We tested the hypothesis that low-dose ethanol would reduce cardiac myocyte function through increased production in the nitric oxide/cyclic GMP signal transduction pathway, rather than reduced degradation. Ventricular myocytes were isolated from the hearts of 9 rabbits. Myocyte function was studied using a video-edge detector and cyclic GMP levels were measured by radioimmunoassay. Cells were administered 5 and 10 mmol/l ethanol alone or after 10-6 mol/l NG-nitro-L-arginine methyl ester (L-NAME, nitric oxide synthase inhibitor), 10-6mol/l 1H-[1,2,4]oxadiazolo[4,3a]quinoxalin-1-one (ODQ, soluble guanylyl cyclase inhibitor) or 10-5mol/l zaprinast (cyclic GMP phosphodiesterase inhibitor). Ethanol (10 mmol/l) significantly decreased percent shortening from 10.0 ± 0.9 to 6.0 ± 0.2%. Similar decrements occurred in the maximum rate of shortening and relaxation. After L-NAME or ODQ, the decrements in percent shortening, maximum rate of shortening and relaxation caused by ethanol were not significant. After zaprinast, ethanol significantly decreased the maximum rate of shortening and relaxation and percent shortening to 4.3 ± 0.5. Ethanol (10 mmol/l) significantly increased cyclic GMP from 403 ± 121 to 529 ± 128 fmol/105 myocytes. Both L-NAME and ODQ lowered cyclic GMP, and ethanol did not affect cyclic GMP after either. Zaprinast raised cyclic GMP, as did its combination with 10 mmol/l ethanol (653 ± 120). Thus, ethanol both reduced myocyte function and increased cyclic GMP. Blocking nitric oxide production or guanylyl cyclase activity prevent these effects of ethanol, while blocking cyclic GMP degradation did not. This suggests that ethanol acts as a nitric oxide stimulator in ventricular myocytes leading to reduced function and increased cyclic GMP.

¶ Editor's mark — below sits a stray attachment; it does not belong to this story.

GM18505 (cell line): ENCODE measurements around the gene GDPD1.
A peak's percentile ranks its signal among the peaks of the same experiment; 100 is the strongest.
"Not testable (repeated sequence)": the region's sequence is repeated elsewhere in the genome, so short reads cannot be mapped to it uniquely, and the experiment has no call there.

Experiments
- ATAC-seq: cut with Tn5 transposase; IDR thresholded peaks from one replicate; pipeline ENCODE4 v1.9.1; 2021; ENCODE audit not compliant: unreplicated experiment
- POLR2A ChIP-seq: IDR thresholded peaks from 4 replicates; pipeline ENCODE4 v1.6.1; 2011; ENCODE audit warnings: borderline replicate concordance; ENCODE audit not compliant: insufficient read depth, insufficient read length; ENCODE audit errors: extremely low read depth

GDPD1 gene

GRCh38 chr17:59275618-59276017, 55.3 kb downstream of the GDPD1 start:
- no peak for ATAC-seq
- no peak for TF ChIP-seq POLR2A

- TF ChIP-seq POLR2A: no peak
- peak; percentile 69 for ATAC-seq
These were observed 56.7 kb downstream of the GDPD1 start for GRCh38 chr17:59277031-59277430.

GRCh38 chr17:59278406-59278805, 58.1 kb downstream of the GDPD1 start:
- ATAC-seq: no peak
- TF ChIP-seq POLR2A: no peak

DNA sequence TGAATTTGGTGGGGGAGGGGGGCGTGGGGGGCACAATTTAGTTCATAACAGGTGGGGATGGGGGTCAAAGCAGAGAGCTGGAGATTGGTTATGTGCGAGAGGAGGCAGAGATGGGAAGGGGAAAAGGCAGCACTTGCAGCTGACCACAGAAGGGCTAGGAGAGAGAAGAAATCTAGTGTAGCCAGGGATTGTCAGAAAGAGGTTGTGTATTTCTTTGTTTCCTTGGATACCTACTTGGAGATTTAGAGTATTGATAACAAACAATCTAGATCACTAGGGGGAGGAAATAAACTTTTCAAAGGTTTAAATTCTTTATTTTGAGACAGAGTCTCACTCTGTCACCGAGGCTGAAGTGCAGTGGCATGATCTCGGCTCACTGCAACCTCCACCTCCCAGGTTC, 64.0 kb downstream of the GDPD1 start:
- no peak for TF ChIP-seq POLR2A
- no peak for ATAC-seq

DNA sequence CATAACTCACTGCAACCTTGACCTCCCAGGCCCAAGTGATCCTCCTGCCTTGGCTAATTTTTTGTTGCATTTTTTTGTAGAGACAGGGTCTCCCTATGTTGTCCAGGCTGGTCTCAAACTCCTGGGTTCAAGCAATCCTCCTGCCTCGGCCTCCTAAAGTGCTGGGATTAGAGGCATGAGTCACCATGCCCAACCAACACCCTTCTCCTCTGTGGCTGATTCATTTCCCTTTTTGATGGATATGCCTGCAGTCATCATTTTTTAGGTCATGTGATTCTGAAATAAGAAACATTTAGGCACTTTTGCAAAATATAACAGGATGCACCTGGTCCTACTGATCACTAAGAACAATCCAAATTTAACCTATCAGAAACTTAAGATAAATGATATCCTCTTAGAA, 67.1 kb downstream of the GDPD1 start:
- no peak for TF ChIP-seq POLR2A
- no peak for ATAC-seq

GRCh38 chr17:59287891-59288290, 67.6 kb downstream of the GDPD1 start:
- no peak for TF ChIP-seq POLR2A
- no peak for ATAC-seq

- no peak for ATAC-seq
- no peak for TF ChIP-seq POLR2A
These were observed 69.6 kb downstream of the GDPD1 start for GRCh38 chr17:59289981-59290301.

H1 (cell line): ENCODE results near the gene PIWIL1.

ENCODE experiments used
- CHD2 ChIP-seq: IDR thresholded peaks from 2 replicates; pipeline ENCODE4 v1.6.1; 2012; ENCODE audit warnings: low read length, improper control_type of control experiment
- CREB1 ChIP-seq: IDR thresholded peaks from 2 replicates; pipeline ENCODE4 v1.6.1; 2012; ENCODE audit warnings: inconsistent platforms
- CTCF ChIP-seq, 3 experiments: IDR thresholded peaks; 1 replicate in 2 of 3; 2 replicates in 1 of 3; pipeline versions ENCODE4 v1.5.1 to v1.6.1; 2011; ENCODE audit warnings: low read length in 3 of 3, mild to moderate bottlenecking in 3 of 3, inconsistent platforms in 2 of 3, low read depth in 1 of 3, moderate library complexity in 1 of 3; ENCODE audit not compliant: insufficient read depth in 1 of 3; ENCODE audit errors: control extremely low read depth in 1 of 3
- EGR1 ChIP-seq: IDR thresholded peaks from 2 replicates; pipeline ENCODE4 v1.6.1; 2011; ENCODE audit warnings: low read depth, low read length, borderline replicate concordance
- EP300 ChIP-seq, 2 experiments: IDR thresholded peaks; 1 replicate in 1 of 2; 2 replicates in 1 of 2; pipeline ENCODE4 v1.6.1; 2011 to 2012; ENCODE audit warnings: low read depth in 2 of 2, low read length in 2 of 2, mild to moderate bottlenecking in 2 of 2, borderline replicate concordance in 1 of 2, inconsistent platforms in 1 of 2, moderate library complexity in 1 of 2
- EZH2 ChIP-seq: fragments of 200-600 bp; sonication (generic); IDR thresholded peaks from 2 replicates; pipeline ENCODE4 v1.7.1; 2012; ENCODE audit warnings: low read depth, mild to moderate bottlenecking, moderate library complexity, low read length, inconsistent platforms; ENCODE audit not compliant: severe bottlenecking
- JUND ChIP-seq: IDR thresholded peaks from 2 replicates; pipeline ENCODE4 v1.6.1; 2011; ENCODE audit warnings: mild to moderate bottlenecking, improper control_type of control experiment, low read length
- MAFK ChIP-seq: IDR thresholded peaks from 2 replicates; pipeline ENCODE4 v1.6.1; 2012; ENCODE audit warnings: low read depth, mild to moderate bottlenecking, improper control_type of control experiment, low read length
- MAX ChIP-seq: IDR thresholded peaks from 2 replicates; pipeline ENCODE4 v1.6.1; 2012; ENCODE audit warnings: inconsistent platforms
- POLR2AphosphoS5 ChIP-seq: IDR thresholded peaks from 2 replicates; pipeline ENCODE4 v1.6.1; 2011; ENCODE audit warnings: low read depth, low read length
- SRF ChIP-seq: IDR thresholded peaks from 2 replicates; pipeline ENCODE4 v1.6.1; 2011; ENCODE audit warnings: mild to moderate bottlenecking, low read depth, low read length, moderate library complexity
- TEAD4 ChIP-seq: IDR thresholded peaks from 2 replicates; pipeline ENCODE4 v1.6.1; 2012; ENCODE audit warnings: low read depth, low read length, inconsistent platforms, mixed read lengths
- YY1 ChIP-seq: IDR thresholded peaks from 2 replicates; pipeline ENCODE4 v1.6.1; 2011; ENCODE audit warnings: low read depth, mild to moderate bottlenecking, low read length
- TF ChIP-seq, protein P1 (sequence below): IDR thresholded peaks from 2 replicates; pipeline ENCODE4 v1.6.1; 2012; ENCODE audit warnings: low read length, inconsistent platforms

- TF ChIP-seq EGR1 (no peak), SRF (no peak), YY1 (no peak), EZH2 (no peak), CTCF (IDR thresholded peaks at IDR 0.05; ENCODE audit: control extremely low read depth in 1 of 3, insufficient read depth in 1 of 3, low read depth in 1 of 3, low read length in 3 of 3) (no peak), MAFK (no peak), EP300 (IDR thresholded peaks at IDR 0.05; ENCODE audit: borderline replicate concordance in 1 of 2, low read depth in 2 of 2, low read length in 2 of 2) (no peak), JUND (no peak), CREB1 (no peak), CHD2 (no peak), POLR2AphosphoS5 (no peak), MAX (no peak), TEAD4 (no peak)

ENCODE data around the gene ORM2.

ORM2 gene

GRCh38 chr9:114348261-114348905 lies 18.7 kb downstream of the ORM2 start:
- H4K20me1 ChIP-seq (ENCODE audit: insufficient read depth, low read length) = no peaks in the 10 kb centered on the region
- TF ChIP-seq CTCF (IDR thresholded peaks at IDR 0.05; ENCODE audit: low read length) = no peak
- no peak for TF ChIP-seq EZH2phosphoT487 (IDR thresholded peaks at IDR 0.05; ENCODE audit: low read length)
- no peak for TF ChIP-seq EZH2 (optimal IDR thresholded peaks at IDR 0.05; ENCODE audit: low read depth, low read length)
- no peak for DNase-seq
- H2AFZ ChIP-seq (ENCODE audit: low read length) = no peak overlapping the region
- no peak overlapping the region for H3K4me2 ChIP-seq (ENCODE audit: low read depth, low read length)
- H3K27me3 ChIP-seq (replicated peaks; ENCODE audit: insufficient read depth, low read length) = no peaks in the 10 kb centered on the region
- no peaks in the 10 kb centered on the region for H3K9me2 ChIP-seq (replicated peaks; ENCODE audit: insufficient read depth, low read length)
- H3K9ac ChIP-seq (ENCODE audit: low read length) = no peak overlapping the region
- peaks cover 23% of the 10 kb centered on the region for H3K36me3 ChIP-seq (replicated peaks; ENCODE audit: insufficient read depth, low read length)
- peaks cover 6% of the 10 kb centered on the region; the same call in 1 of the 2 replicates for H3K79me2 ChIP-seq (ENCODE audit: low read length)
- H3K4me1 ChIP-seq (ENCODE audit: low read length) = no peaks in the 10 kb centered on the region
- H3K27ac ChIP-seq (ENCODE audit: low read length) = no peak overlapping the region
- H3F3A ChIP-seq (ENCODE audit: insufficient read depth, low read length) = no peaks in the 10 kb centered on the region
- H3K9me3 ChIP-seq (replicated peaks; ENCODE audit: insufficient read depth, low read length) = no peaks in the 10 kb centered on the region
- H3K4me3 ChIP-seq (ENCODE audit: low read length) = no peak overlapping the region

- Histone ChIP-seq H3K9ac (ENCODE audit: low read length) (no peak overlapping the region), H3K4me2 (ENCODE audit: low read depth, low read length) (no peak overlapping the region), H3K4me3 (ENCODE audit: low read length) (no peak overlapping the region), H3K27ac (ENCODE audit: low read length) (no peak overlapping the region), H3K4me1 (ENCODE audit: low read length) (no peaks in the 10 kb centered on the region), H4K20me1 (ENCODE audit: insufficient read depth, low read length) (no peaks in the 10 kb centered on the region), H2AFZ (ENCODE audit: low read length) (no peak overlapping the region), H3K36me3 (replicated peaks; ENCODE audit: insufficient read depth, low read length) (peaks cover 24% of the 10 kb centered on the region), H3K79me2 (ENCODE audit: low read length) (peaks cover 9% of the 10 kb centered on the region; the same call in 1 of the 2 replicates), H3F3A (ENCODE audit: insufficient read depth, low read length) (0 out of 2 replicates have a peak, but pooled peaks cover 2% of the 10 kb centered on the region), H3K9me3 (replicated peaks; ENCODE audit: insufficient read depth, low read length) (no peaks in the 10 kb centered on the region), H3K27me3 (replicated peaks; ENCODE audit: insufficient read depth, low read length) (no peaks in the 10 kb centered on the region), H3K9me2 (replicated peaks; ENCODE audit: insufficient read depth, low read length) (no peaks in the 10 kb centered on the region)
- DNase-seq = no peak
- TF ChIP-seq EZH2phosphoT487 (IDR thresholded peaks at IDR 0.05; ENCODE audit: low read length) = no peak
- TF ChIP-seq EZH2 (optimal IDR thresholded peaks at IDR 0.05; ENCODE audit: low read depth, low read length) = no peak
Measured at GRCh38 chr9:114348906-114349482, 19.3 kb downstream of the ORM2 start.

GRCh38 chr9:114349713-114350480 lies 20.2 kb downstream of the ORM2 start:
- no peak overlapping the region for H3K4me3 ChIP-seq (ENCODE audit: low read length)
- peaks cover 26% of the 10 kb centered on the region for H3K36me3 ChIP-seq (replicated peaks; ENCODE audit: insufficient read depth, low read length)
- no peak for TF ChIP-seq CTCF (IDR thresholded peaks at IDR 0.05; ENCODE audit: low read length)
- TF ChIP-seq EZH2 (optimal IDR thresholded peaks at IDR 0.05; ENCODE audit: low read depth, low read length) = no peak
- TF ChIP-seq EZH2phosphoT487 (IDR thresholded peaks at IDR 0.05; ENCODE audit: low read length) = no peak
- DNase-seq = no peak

All Science Journal Classification (ASJC) codes
- Cyclic GMP
- Guanylyl cyclase
- Myocyte function
- Nitric oxide synthase